I was left with a few questions – I wanted to know Gayle’s reaction to learning the laws of Family Purity. I wanted to know what a headache it was to kasher their kitchen after the conversion. I also wanted to sit down with Gayle (I identified more with her than Harold – go figure) over coffee and just shmooze. If I had the chance I’d have a list of questions a mile long.

I was not compensated for this review but I did receive a free copy of the book.

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8 Comments

  1. Nechama says:

    I really enjoyed your review of this book. I’m planning to read it!

  2. Sounds like an interesting book. Is it a true story?

  3. Sharon,

    Yes, it is a true story. Everything in the book really happened to us. Hope you enjoy it.

    Harold Berman
    Co-Author, Doublelife

  4. Chupie says:

    It sounds great! Is it sold in Barnes and noble or Jewish stores?

    • Chupie,

      Thanks for your interest! The easiest way to get it is on Amazon (where it is currently on sale at about 1/3 off; there’s also a Kindle version). Barnes & Noble also has it – through their web site, and it should be available in the stores (I’ve been told that if it’s not on the shelves, they should be able to order it within 24 hours). Beyond that, at least right now, it’s only in a few select bookstores – Israel Book Shop and Kolbo in Brookline, MA, and Pomeranz Books in Jerusalem. Please let me know if you have any trouble getting a copy.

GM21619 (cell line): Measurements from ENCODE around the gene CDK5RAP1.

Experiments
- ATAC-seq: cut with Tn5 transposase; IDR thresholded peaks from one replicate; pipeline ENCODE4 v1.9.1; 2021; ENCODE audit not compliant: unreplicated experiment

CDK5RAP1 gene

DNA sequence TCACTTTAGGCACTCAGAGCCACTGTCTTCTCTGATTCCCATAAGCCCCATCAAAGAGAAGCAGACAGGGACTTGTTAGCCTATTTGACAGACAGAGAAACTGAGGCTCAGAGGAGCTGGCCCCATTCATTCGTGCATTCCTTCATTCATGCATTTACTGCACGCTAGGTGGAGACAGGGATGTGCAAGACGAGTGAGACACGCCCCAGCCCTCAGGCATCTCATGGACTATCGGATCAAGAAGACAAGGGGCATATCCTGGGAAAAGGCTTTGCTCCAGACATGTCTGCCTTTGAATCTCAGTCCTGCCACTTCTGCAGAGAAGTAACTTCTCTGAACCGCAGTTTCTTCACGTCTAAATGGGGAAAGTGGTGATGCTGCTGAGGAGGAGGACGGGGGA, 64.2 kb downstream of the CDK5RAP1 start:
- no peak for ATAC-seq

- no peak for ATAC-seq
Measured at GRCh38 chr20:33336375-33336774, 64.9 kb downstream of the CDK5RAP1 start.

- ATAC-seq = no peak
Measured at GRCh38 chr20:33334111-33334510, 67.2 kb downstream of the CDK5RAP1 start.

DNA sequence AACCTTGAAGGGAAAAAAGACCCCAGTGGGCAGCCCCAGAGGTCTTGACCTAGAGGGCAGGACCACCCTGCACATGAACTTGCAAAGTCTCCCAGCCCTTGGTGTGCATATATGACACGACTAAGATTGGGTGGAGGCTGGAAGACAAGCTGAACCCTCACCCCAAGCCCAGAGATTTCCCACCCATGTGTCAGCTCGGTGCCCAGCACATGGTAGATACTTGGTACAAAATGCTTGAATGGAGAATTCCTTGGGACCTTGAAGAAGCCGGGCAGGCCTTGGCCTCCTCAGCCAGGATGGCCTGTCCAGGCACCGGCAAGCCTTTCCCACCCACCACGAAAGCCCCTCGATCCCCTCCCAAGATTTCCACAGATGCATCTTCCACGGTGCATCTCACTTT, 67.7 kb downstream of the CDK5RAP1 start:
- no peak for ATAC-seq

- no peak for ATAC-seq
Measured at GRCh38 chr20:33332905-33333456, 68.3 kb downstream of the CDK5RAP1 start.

Harold
      Co-Author, Doublelife

  5. Babelfish says:

    Sounds like a propaganda-book to encourage conversion of non-jewish spouses.

    I think people should think before they choose a spouse, instead of changing their opinion afterwards: if they take a non-jewish spouse, they should accept this fact once and for all. They should not suddenly remember that their parents do not want them to be with non-jewish spouses or that they want to be religious after all, so the spouse has to convert.

    • Babelfish – I can assure you that our book is not a “propaganda book” – just our own story. People can draw whatever conclusions they want to after reading it.

      You, however, do not appear to be in a position to draw any conclusions, because from you’re comments it’s clear you have not read the book and don’t really know anything about it. Regarding “changing their opinion afterward,” people do grow and evolve. The idea that no one would ever be interested in becoming Jewish on their own terms, and the assumption that a spouse converts because she somehow “has to” as opposed to wanting to – is not only insulting to our own journey but is pretty insulting to Judaism as a whole. Some people do explore Judaism and find that it’s their spiritual home. And that includes some people in intermarriages. To suggest that people are locked into certain choices forever is, quite frankly, offensive.

      Harold Berman
      Co-Author, Doublelife

  6. Lyndsay says:

    I have been trying to find Gayle for years and I am excited to now buy and read this book. I was a voice student of hers for many years when they lived in Boston. Now that I am older and married myself with a child I look forward to reading their incredible story.